Winnebago Trend Viva Solar Inverter Install

This setup was a total of about $650 in parts.

My 2 panels on the roof are each 100 watt. I bought a 2-Pack of these panels for about $206:

And the mounting hardware for the panels :

It easy fits 3 panels next to each other and even a 4th one next to the A/C if desired.

I placed the inverter under the fridge, mounted on the wheel case.

With the air vent mounted upside down I can see the display, voltage, watt connected and the solar  charge status:

The inverter has a build in solar charge controller for up to 300 watt, means it can support 3 of the solar panels I used.

I got this Inverter because it has a build in Solar Charge controller and saved me wiring, you can go directly from the solar panels to your Inverter. Also, the Inverter has been complete silent, seams the fans only come on at high loads and I could never hear any noise coming from it, which I like. I tried other models prior this one and they had annoying fan noise. I paid around $300 for the Inverter:

Other parts I used for my Solar/Inverter install:

For the 12 volt cable from the batteries to the Inverter I bought a cheap 25 feet starter cable with Gauge 4 wire for about $16 and I cut off booth ends and cut it to length. I think I ended using about 10 feet from batteries to under fridge.

And 2 of those – go in line (plugged) with each solar panel:

One pair of these to combine the 2 panels, plugged:

One wire for going from the roof,

into the RV above the microwave, used the same, drilled hole as I used for my Sat-Dish. Next, fishing down the wires in the left front corner of the fridge cabinet, the tunnel where the 3 light switches are. (my RV is a 23L) I used the same tunnel to run two 110 Volt 10 feet extension cords – both plugged into the front of the inverter – one toward the TV and one toward the cabinet with the sat receiver. The extension cords I used have each three 3-pin-110V-outlets and from that I can run, with an additional cord, my laptop, toaster, egg-cooker, coffee maker, hair dryer, and other 110V items unter 1300 Watt.
The inverter came with a remote on/off-switch and I run its wire also in the same tunnel with the other wires, toward the cabinet with the sat-cable-outlet-panel:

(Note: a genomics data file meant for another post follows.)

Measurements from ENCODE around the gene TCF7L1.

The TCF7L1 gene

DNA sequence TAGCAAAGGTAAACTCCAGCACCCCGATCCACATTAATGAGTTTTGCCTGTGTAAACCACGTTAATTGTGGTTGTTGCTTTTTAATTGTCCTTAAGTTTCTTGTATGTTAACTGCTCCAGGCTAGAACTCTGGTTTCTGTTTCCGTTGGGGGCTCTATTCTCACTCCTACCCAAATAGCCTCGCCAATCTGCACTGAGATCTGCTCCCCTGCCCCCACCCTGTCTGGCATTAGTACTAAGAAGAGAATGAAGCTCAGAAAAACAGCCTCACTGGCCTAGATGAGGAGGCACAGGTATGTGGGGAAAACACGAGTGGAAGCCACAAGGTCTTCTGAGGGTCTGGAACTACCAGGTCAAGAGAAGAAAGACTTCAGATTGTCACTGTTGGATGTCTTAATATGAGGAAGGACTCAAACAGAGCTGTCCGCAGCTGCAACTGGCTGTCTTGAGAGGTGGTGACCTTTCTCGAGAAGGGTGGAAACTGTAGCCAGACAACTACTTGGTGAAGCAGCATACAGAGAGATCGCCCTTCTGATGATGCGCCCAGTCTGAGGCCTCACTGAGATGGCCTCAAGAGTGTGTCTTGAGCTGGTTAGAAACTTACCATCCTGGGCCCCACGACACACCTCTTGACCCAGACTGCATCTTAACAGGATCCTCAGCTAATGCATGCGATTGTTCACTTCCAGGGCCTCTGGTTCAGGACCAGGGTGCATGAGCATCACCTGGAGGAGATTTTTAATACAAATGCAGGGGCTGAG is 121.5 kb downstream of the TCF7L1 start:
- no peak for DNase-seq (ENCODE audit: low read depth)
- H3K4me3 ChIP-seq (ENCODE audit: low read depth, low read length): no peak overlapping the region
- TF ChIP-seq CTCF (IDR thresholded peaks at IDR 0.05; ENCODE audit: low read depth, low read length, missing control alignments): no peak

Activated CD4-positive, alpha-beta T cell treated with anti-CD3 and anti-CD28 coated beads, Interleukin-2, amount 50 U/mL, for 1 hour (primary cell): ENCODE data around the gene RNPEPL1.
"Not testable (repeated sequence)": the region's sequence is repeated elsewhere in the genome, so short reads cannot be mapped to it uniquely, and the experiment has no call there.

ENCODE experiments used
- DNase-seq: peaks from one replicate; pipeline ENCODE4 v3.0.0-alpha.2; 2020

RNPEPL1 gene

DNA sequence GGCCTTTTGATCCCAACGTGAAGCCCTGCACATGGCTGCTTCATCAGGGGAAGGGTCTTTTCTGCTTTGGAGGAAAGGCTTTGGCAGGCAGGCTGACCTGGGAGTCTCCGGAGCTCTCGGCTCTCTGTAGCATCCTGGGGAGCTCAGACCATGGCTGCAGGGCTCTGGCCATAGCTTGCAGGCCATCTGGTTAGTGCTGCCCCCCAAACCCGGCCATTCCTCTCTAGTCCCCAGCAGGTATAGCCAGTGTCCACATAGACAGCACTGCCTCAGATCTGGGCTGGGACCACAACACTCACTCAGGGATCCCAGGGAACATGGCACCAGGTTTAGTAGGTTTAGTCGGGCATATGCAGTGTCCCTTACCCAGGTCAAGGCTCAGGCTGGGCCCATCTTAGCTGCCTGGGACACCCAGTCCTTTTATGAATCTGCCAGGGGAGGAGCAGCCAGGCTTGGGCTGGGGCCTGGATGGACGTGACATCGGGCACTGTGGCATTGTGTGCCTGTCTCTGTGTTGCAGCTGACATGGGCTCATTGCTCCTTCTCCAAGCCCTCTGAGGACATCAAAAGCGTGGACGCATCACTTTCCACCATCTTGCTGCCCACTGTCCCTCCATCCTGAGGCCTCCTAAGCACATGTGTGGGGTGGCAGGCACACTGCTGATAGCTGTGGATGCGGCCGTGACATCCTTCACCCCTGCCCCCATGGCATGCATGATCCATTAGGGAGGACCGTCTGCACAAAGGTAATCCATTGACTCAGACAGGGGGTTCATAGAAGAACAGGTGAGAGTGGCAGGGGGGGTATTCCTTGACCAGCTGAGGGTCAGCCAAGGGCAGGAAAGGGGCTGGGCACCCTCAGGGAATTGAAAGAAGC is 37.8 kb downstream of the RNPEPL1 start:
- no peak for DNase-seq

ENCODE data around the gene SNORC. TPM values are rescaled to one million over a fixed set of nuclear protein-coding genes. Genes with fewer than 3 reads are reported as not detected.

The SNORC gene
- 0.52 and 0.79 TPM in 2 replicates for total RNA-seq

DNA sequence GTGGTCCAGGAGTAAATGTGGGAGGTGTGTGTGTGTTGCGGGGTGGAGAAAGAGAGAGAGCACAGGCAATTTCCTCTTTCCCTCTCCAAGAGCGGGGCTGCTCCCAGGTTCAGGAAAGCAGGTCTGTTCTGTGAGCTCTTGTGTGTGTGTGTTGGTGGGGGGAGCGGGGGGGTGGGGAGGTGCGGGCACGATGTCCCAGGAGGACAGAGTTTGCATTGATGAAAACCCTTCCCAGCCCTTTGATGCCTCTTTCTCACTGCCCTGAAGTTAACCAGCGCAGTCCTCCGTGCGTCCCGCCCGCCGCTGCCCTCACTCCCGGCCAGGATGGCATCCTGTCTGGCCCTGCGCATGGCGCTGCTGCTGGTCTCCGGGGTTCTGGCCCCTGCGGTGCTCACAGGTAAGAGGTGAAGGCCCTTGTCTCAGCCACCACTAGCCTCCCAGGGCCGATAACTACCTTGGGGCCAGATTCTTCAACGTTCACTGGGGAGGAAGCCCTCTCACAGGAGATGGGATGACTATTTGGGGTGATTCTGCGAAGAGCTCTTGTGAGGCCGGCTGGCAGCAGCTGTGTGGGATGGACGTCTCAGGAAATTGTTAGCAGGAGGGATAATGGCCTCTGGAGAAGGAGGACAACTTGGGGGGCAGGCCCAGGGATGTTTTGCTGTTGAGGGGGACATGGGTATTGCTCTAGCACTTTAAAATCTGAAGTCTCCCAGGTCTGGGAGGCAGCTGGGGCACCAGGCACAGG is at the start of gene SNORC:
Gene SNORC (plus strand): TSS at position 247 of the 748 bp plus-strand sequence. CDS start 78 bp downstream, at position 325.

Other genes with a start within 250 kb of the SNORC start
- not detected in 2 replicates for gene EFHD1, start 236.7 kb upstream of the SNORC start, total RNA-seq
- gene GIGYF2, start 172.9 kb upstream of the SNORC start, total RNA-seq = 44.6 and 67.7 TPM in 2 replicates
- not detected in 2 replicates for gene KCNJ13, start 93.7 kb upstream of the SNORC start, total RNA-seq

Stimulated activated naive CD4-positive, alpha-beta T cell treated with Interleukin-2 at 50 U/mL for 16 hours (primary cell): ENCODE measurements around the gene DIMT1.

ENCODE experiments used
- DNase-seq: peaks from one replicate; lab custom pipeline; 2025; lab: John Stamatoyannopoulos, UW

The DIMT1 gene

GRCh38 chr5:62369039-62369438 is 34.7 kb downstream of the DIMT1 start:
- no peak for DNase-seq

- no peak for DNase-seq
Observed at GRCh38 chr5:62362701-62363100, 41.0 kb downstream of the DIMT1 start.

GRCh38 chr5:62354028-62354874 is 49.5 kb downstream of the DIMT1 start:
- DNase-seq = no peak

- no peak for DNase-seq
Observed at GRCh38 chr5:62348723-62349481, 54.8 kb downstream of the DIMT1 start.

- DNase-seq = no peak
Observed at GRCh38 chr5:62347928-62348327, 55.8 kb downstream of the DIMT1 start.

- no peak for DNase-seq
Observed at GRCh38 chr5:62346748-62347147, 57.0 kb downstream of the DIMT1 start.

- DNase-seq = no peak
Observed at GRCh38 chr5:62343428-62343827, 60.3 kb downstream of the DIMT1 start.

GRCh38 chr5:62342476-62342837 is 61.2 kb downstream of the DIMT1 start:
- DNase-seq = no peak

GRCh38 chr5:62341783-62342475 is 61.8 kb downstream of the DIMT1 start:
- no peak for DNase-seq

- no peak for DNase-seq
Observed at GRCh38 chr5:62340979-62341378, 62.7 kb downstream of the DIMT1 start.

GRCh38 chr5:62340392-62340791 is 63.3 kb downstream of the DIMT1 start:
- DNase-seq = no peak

To get  110V at the kitchen and dinette:
In my case, the 23L model, it does not bother me to run a small 12 feet extension cord from behind the TV two feed under the ceiling toward the upper bed, stick it across the RV between mattress and ceiling, coming down in the kitchen, at the wall where dinette and kitchen meets. From here I can connect easy my laptop and the small kitchen items. Running this cord takes me each time less than 30 seconds and it’s not in the way or much visible.



Additional thoughts:
I tested this setup and it runs okay for up to 1300 Watts / hair dryer (few minutes, drops inverter input voltage to 9.7 volt)  or  800 Watts (my toaster plus egg-cooker together, drops inverter input voltage to 11.0 volt). The 10 feet long gauge 4 cable does cause some Voltage drop between Battery and Inverter (I measured under load). I am sure a higher gauge cable could run you a higher wattage at the Inverter but I don’t intent doing that in order to keep the batteries safe. Still, a better install could be using Gauge zero rates cables:

(PS: lower gauge numbers are a higher diameter of the cable, less resistance)

I would NOT go higher than my 2200 Watt inverter install as the original batteries, even they are  two parallel batteries, don’t handle that much amp for a number of minutes. I measured my microwave wattage with a watt meter and even it’s only a 1100 watt microwave it draws measured 1600 watt. 1600/12volt = 133 amp – but the real amp needs to be even higher because such a high draw causes the voltage to drop to around 9 volt at the batteries, because you start matching the internal resistance of your batteries. (I measured it while the microwave tried to run but it caused the inverter in seconds to protect the batteries and shuts down for security)